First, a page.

Cruel Summer
The same morning Margaret receives a telegram alerting her to Nucky’s safe arrival in Belfast, Emily awakens paralyzed from the waist down. In a harrowing set of scenes, Emily is quarantined at the children’s hospital, while everything in the bedroom she shares with Teddy is burned out on the lawn. At the hospital, Margaret keeps close vigil, despite not being allowed in the same room as her sick child. But while the doctors and nurses are preoccupied listening to the Jack Dempsey-Georges Carpentier fight on the radio, Margaret manages to sneak into the quarantine room and clutches her daughter tightly, whispering, “Forgive me for what I’ve brought upon you.” Margaret’s panicked behavior throughout the episode has suggested more than a mother’s concern for her child’s health, and what she says to Emily here brings it all home: Emily’s illness is God’s way of punishing Margaret for her sins.

Meanwhile, Randolph and Clifford Lathrop are continuing their investigation of Nucky, some of it even taking place in bed (nice). It doesn’t take long for the two to deduce that Nucky is not burying his father over in Belfast – a quick spy job by Lathrop, who surreptitiously attended the real funeral for Ethan Thompson, confirms this. Since Randolph gave Nucky permission to go to Belfast, she’s none too pleased that he had ulterior motives for leaving the country. Now that Nucky’s alibi is shot, it will be intriguing to see what happens in his election-fraud case when he returns to Atlantic City.

Over at the Ritz-Carlton, Dunn Purnsley (who wasn’t beaten to death by his fellow prison inmates earlier this season) is now a kitchen worker fed up with the poor treatment he and his colleagues receive: bad food, long hours and low wages. Sporting gold teeth and a nasty shiner from his jailhouse altercation several months back, he complains he and his co-workers aren’t even good enough “to eat what some cracker throw in the trash.” Turns out all this riling up is courtesy of Chalky (following Nucky’s orders from last episode). Now that Purnsley knows who’s boss in this town, he is willing to do Chalky’s bidding for him. Once he gets Chalky’s approval, he incites a strike the following day, with the African-American workers throwing down plates and food in protest. Jimmy and his cronies are now going to have a big ol’ mess to clean up, and that’s just how Nucky wanted it.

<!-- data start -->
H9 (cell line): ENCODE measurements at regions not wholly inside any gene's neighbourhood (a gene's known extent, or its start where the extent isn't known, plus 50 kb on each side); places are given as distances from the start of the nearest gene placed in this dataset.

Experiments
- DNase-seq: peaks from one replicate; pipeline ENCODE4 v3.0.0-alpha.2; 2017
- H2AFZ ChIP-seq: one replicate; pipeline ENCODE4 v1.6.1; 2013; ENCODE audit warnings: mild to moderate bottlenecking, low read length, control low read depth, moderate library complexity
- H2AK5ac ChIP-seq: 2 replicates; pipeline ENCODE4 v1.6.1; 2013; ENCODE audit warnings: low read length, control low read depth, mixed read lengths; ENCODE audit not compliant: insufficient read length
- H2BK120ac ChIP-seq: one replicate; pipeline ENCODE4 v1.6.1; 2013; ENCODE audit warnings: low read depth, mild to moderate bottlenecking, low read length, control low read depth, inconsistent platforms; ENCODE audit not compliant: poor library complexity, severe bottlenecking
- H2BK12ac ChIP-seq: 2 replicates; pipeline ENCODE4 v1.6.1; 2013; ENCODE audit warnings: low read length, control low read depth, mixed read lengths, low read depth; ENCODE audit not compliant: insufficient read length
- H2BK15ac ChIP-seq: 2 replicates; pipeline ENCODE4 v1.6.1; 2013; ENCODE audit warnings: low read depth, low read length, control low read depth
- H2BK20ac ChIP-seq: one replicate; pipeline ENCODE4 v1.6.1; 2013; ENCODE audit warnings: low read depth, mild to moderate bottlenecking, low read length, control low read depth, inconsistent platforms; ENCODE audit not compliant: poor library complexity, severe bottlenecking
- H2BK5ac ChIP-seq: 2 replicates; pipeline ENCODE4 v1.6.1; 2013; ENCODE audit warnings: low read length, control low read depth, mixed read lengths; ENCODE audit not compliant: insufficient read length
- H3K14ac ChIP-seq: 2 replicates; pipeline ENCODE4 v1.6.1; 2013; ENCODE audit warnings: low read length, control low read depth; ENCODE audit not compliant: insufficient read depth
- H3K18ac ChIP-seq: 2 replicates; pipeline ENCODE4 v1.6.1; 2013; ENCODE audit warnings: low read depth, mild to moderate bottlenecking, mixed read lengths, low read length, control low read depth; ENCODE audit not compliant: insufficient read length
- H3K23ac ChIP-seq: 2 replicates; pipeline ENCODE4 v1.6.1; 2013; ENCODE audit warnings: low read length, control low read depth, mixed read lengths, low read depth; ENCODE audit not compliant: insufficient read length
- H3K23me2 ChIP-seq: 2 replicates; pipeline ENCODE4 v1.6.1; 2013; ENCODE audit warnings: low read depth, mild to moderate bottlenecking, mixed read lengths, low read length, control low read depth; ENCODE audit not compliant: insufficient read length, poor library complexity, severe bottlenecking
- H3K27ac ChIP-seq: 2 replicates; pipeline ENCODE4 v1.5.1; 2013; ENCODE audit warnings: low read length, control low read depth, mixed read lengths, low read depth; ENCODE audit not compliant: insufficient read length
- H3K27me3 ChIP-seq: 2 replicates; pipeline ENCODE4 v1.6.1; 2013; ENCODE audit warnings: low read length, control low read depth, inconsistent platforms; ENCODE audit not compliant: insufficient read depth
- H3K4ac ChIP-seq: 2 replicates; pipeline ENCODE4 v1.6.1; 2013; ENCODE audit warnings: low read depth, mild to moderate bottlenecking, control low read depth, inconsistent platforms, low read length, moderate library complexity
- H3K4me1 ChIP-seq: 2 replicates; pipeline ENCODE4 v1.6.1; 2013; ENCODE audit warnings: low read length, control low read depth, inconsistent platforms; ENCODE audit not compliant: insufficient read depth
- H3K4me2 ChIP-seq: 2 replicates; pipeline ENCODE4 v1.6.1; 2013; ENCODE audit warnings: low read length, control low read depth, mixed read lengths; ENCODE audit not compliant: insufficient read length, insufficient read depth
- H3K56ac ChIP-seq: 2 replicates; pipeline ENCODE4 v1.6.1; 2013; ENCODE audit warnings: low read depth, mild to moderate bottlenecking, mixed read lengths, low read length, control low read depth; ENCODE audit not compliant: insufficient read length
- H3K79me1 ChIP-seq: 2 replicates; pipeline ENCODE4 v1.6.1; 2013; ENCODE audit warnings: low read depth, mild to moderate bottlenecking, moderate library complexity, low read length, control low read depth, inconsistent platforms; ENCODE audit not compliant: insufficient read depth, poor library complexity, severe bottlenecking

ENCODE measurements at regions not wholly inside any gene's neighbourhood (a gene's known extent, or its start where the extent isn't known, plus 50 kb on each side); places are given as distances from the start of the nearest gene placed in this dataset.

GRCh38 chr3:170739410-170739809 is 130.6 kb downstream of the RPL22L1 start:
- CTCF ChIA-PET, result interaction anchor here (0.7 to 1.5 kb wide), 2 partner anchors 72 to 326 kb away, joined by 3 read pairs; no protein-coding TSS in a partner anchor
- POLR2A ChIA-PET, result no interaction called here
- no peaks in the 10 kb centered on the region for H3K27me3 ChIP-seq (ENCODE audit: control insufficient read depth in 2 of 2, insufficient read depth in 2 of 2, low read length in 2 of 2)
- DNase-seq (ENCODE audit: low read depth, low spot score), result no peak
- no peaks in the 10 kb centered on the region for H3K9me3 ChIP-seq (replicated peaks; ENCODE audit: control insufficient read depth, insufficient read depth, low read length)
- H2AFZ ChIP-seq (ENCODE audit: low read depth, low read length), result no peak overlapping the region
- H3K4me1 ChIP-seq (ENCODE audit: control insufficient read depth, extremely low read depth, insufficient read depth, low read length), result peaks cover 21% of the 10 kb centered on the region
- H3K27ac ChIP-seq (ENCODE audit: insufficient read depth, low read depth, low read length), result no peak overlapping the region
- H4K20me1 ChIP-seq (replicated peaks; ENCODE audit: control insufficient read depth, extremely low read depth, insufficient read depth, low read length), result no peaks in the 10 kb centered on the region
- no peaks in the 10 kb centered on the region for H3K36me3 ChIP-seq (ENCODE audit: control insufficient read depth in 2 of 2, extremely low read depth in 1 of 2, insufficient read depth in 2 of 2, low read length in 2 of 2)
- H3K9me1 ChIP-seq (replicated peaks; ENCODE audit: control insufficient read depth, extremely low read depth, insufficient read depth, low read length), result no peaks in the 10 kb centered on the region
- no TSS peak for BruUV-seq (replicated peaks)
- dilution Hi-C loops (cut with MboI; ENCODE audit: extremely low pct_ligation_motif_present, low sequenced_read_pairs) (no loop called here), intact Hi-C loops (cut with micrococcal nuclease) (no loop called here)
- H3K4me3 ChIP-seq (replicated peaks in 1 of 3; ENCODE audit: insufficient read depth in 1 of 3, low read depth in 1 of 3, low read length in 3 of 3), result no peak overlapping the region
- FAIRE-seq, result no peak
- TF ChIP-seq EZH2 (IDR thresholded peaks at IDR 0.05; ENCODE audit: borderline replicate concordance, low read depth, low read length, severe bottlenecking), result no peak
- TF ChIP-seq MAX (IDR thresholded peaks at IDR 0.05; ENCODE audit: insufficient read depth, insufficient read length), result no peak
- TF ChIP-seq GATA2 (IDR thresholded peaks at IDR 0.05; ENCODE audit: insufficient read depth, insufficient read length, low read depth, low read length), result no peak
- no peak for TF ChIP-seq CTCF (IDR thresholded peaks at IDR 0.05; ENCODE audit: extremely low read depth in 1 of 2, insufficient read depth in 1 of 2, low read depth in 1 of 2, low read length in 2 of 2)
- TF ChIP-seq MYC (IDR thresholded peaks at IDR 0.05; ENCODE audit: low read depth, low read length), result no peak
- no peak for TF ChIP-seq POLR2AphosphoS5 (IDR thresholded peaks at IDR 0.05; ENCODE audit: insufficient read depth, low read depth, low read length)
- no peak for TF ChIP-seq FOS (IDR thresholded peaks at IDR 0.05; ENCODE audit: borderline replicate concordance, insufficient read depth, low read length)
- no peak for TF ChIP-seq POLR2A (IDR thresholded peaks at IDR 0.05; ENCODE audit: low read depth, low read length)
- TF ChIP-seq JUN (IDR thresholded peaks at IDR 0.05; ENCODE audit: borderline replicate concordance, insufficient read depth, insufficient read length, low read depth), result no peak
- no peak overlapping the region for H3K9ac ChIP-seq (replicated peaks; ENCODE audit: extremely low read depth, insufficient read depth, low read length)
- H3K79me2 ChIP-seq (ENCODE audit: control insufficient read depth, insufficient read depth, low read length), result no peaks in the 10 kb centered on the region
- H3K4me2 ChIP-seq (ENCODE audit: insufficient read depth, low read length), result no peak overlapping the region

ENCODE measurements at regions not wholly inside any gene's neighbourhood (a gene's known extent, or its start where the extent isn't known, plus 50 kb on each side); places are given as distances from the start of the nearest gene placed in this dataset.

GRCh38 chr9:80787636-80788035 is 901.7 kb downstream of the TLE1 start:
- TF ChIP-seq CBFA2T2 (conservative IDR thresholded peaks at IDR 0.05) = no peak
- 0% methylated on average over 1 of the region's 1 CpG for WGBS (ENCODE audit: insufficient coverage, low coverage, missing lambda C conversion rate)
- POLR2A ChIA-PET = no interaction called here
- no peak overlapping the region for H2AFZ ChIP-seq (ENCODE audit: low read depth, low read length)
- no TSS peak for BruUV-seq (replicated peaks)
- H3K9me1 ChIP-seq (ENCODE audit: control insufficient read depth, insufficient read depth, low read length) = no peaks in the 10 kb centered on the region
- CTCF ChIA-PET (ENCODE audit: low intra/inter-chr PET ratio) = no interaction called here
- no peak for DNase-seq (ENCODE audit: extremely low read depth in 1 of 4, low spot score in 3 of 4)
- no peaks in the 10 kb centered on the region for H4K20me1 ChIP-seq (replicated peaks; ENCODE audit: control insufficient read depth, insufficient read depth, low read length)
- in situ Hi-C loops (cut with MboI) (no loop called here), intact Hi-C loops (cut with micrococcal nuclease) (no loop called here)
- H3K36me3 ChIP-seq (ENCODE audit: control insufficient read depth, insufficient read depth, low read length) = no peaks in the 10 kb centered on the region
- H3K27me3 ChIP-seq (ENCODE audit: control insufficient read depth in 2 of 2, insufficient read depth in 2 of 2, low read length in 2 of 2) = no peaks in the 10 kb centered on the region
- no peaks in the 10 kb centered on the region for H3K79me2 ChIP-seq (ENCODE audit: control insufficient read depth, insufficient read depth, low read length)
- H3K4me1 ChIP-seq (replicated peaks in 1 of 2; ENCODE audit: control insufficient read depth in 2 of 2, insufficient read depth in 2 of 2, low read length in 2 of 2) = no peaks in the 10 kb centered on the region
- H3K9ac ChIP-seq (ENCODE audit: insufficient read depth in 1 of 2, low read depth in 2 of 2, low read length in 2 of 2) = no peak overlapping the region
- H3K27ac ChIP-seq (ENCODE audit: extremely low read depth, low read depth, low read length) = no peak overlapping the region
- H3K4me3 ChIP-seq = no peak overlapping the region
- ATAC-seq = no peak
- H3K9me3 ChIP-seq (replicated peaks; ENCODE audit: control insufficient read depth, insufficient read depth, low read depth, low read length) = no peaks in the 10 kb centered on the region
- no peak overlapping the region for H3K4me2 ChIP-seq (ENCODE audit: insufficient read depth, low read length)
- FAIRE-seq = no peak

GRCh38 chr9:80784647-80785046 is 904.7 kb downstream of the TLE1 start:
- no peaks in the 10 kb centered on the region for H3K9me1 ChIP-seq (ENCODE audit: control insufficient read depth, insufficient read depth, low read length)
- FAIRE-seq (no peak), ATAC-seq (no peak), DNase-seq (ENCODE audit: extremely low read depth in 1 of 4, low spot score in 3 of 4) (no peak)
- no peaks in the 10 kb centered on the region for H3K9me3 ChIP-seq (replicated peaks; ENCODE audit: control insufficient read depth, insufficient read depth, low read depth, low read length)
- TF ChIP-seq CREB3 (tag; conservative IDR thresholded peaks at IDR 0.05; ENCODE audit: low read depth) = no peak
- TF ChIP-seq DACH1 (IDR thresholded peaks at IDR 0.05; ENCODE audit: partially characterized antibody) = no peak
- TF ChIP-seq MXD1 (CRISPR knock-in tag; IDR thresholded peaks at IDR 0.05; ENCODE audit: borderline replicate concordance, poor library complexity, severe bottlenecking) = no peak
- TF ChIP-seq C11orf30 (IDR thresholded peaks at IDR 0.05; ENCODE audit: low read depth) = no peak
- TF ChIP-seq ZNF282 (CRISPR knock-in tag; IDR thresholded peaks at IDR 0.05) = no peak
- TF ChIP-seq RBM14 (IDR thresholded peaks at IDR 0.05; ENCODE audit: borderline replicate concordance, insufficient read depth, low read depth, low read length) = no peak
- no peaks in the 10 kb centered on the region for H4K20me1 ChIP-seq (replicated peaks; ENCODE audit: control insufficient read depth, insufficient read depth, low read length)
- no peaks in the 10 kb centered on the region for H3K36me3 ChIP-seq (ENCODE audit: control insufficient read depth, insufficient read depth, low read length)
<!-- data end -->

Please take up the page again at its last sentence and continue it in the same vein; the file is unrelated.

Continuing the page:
It’s Good to Be the King
While we’re waiting for the other shoe to drop, Jimmy is reveling in his new role as the boss of Atlantic City. But he’s getting a tad cocky. First he does a deal with speaks-in-the-third-person bootlegger George Remus (Mickey Doyle, who survived last week’s balcony tossing, makes an appearance in a useless-looking neck brace), and then turns a blind eye when new business associate Waxey Gordon puts a hit on Manny Horvitz. Horvitz is a tough motherfucker though – he gets shot in the shoulder and still manages to take down his attacker with a meat cleaver to the head (love the “Fresh Killed Meat” sign hanging behind him). When Horvitz discovers an Atlantic City matchbook in his assailant’s pocket, we know Jimmy had better be very, very afraid. But until Horvitz’s next trip to New Jersey, Jimmy doesn’t have a care in the world. When he and Richard Harrow arrive at a theater to listen to the Dempsey-Carpentier fight, two women looking to party don’t hesitate to crawl into their laps. “Everyone knows who the new king is,” one purrs to Jimmy. And it’s good to be the king’s friend too – how great was it to see Richard finally getting some play?

Wrap-Up: Nucky may be back in business thanks to Sleater’s sinister IRA connections, but with three episodes left this season, and Randolph unwavering in her case against the former county treasurer, there is so much that could still go wrong once he’s back on U.S. soil.